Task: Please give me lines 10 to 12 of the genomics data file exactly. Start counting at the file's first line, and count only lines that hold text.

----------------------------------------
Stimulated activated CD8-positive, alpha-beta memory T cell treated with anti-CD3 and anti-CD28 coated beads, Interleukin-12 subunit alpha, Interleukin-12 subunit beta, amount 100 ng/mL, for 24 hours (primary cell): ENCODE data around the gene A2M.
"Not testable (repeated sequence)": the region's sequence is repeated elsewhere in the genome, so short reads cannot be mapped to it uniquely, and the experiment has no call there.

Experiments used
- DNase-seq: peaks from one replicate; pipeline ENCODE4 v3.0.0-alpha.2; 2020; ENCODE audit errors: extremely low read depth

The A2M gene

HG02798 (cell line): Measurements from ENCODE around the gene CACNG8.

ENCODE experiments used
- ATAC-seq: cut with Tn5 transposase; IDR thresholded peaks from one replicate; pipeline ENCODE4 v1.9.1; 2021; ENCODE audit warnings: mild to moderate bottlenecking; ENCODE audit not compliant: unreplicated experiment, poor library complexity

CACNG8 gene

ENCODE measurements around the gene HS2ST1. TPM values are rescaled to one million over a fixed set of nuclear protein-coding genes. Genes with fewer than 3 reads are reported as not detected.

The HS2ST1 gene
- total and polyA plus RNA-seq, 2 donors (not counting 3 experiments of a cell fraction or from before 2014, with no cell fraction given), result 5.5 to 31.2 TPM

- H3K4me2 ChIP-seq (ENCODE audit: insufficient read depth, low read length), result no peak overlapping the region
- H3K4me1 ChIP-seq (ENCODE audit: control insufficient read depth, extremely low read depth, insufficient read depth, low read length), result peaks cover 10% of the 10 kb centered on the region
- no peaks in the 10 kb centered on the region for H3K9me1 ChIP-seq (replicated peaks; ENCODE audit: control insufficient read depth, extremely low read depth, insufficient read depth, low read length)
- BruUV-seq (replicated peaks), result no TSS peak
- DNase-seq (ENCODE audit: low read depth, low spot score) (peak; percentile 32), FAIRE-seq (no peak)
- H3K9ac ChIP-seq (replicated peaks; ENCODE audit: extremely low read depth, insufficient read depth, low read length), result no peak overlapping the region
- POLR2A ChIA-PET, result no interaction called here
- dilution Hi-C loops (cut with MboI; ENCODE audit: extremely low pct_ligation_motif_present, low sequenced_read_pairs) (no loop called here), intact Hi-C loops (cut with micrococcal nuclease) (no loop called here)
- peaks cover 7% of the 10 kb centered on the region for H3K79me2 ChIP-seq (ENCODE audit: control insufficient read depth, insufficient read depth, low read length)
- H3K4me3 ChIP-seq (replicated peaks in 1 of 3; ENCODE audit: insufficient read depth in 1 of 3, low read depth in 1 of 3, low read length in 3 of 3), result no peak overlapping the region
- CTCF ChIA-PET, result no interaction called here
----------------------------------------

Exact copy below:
ENCODE measurements around the gene HS2ST1. TPM values are rescaled to one million over a fixed set of nuclear protein-coding genes. Genes with fewer than 3 reads are reported as not detected.

The HS2ST1 gene
- total and polyA plus RNA-seq, 2 donors (not counting 3 experiments of a cell fraction or from before 2014, with no cell fraction given), result 5.5 to 31.2 TPM